Investors are always looking for growth in small-cap stocks like Village Roadshow Limited (ASX:VRL), with a market cap of AU$463.2m. However, an important fact which most ignore is: how financially healthy is the business? Assessing first and foremost the financial health is vital, since poor capital management may bring about bankruptcies, which occur at a higher rate for small-caps. Here are a few basic checks that are good enough to have a broad overview of the company’s financial strength. However, since I only look at basic financial figures, I’d encourage you to dig deeper yourself into VRL here.
Does VRL produce enough cash relative to debt?
VRL has shrunken its total debt levels in the last twelve months, from AU$627.8m to AU$504.9m , which is made up of current and long term debt. With this debt payback, VRL’s cash and short-term investments stands at AU$63.4m , ready to deploy into the business. On top of this, VRL has produced cash from operations of AU$21.4m in the last twelve months, resulting in an operating cash to total debt ratio of 4.2%, meaning that VRL’s current level of operating cash is not high enough to cover debt. This ratio can also be interpreted as a measure of efficiency as an alternative to return on assets. In VRL’s case, it is able to generate 0.042x cash from its debt capital.
Does VRL’s liquid assets cover its short-term commitments?
With current liabilities at AU$303.2m, the company has been able to meet these commitments with a current assets level of AU$308.3m, leading to a 1.02x current account ratio. Generally, for Media companies, this is a reasonable ratio as there’s enough of a cash buffer without holding too much capital in low return investments.
Can VRL service its debt comfortably?
With total debt exceeding equities, VRL is considered a highly levered company. This is not unusual for small-caps as debt tends to be a cheaper and faster source of funding for some businesses. No matter how high the company’s debt, if it can easily cover the interest payments, it’s considered to be efficient with its use of excess leverage. A company generating earnings after interest and tax at least three times its net interest payments is considered financially sound. In VRL’s case, the ratio of less than 0.1x suggests is not appropriately covered lenders may be more reluctant to lend out more funding as VRL’s low interest coverage already puts the company at higher risk of default.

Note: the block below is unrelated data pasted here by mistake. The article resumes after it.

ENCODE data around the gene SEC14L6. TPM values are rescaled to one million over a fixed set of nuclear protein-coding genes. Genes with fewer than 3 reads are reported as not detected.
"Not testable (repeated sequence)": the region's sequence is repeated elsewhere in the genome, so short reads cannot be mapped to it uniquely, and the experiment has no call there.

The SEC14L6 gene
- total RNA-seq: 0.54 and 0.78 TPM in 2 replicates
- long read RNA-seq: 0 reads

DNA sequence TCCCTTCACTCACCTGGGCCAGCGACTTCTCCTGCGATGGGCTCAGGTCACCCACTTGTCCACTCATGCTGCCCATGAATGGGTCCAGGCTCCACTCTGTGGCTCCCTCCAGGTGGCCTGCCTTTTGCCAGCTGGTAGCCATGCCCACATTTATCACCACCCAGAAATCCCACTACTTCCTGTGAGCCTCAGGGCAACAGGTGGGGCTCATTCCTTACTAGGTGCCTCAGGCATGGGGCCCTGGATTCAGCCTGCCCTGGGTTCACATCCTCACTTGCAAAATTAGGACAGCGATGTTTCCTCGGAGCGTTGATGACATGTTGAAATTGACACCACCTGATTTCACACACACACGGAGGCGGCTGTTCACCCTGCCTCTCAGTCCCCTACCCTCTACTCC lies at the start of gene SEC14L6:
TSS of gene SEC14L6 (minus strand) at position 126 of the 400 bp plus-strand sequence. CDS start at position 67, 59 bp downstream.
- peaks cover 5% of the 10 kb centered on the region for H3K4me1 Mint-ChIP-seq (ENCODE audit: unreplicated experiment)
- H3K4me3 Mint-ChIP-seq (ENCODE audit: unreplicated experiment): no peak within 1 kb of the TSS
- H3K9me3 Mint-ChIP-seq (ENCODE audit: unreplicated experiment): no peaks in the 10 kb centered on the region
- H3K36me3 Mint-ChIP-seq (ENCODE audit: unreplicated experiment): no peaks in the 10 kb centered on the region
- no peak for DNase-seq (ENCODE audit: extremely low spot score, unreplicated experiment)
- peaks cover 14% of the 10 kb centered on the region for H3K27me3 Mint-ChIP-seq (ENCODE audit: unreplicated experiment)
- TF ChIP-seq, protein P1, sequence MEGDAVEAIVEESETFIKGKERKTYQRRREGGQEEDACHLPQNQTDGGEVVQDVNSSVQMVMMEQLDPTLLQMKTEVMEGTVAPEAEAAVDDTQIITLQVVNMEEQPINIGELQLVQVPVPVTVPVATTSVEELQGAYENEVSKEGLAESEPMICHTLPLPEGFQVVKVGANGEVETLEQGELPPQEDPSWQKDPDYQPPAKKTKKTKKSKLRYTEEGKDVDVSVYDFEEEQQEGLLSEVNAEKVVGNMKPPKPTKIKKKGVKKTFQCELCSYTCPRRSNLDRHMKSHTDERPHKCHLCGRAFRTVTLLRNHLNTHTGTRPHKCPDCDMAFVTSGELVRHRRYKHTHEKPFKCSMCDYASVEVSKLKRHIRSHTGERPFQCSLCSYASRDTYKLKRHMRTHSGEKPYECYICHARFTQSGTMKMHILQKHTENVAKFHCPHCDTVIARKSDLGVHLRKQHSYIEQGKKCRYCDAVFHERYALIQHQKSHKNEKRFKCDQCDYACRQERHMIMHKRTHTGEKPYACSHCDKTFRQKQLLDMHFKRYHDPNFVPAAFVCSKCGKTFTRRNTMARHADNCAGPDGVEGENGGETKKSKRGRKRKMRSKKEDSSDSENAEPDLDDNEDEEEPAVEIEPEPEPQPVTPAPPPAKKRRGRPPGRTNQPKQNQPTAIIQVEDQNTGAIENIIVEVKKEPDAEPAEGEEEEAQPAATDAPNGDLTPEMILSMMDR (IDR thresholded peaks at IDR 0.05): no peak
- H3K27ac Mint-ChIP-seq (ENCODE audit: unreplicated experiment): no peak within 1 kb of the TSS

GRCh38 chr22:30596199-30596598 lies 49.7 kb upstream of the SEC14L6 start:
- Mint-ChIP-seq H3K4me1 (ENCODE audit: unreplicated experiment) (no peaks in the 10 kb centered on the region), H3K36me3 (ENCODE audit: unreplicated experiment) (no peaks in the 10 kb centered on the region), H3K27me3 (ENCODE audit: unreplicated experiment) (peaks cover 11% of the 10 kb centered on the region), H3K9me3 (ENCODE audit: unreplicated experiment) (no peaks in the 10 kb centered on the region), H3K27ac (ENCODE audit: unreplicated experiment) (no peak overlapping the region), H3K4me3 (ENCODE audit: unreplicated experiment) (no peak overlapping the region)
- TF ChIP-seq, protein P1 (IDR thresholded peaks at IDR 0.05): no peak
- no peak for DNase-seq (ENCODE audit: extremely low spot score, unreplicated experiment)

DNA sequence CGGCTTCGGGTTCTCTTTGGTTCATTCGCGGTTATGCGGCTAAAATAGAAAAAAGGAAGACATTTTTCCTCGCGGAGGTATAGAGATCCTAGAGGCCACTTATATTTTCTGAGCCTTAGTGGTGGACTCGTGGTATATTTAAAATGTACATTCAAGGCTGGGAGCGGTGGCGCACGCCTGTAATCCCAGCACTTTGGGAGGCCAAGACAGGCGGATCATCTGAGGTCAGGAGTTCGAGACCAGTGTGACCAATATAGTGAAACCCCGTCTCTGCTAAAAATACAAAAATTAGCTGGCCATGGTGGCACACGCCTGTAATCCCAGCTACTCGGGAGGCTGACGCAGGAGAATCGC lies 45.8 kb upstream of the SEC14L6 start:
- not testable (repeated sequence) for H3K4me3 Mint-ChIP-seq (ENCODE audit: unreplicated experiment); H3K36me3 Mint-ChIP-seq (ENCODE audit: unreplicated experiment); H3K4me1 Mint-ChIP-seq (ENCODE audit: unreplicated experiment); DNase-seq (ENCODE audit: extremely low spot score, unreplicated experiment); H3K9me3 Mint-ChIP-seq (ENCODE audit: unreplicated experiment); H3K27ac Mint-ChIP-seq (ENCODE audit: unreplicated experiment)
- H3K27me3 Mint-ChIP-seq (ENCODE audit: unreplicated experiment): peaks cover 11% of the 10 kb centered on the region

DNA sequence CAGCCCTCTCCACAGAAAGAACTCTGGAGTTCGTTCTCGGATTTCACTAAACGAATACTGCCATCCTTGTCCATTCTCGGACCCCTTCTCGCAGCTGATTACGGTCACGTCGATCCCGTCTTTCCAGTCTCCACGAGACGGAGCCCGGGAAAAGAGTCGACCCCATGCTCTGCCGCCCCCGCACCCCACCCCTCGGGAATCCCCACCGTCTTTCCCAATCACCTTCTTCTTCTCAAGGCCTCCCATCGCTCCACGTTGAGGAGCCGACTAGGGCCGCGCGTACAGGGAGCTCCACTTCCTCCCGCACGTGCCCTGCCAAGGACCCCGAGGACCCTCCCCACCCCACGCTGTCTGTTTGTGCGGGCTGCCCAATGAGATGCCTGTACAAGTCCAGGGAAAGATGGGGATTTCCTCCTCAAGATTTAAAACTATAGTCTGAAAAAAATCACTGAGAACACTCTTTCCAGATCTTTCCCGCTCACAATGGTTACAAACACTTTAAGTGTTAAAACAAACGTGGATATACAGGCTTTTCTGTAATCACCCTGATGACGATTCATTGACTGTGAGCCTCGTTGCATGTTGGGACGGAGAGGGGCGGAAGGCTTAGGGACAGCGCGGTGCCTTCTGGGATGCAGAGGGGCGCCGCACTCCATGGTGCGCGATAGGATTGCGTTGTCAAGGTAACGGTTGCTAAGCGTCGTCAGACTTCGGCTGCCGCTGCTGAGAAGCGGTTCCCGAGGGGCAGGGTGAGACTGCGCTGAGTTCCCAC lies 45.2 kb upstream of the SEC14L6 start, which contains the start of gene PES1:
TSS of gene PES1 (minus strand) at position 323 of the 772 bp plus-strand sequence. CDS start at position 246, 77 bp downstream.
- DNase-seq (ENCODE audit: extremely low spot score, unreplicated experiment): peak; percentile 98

At its current level of cash flow coverage, VRL has room for improvement to better cushion for events which may require debt repayment. However, the company exhibits proper management of current assets and upcoming liabilities. This is only a rough assessment of financial health, and I’m sure VRL has company-specific issues impacting its capital structure decisions. I recommend you continue to research Village Roadshow to get a better picture of the stock by looking at:
- Future Outlook: What are well-informed industry analysts predicting for VRL’s future growth? Take a look at our free research report of analyst consensus for VRL’s outlook.
- Valuation: What is VRL worth today? Is the stock undervalued, even when its growth outlook is factored into its intrinsic value? The intrinsic value infographic in our free research report helps visualize whether VRL is currently mispriced by the market.
- Other High-Performing Stocks: Are there other stocks that provide better prospects with proven track records? Explore our free list of these great stocks here.
To help readers see past the short term volatility of the financial market, we aim to bring you a long-term focused research analysis purely driven by fundamental data. Note that our analysis does not factor in the latest price-sensitive company announcements.
The author is an independent contributor and at the time of publication had no position in the stocks mentioned. For errors that warrant correction please contact the editor at firstname.lastname@example.org.